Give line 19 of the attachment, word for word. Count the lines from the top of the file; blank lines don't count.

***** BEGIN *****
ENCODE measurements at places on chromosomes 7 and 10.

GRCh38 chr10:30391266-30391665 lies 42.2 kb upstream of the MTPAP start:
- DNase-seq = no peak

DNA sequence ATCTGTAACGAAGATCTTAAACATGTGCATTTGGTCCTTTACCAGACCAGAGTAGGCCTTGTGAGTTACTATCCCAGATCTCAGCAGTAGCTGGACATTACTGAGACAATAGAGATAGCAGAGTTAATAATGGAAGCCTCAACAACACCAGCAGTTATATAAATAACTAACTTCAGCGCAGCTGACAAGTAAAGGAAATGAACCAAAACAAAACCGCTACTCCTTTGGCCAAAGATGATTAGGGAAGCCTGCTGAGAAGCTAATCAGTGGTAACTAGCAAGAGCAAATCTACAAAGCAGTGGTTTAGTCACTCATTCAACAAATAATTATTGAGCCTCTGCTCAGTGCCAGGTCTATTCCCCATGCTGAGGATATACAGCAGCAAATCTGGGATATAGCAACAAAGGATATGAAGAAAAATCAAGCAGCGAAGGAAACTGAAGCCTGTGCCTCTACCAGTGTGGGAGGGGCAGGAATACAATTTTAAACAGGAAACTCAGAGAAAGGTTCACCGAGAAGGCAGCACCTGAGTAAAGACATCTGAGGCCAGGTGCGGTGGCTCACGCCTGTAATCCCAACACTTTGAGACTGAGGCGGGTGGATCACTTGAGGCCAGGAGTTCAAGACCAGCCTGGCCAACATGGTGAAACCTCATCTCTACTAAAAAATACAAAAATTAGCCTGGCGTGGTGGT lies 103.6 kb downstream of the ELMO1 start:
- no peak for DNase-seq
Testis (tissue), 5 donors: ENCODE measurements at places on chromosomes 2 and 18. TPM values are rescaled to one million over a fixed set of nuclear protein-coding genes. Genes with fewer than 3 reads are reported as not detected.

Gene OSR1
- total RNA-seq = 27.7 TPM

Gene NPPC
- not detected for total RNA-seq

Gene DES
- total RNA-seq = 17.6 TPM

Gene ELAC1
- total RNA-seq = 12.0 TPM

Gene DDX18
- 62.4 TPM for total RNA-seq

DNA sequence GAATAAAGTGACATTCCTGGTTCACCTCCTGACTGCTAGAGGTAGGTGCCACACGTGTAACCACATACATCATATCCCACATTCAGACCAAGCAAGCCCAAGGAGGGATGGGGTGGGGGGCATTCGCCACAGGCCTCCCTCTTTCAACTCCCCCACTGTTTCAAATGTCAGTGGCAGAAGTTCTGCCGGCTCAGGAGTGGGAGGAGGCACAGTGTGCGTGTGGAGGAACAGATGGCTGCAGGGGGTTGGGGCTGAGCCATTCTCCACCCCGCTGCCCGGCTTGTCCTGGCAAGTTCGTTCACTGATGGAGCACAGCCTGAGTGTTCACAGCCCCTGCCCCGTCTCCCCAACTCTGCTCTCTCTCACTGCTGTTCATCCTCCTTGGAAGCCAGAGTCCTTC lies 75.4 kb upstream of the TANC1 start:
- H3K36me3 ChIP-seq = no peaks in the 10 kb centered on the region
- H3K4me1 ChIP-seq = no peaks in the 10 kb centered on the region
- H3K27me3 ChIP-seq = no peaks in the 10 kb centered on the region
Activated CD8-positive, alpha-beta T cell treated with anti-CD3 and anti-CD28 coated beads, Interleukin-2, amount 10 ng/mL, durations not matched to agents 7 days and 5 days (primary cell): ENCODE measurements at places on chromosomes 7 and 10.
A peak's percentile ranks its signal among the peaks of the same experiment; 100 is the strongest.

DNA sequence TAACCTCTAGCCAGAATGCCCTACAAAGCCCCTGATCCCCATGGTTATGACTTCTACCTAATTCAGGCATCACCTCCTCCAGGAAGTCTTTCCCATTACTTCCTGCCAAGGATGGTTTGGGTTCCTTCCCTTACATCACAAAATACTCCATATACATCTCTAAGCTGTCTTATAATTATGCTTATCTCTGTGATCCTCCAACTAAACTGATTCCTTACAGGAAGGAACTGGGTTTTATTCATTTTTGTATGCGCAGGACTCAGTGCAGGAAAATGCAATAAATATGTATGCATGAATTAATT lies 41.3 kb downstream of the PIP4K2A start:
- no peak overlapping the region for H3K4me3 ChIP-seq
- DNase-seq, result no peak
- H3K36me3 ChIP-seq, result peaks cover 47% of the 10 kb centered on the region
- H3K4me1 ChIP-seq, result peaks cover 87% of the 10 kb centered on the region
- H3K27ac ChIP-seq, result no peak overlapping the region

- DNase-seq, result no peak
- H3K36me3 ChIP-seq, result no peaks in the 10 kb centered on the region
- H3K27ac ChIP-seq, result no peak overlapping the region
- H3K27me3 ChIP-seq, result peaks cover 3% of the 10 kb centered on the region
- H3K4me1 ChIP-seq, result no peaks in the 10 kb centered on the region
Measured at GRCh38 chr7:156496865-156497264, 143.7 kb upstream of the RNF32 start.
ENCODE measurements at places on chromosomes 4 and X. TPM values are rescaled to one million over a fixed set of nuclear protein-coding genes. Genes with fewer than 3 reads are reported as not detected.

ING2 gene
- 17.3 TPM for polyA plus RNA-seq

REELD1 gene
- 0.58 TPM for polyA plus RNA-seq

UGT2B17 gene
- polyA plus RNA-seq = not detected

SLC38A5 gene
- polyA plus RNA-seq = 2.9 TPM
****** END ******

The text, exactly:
- H3K4me1 ChIP-seq = no peaks in the 10 kb centered on the region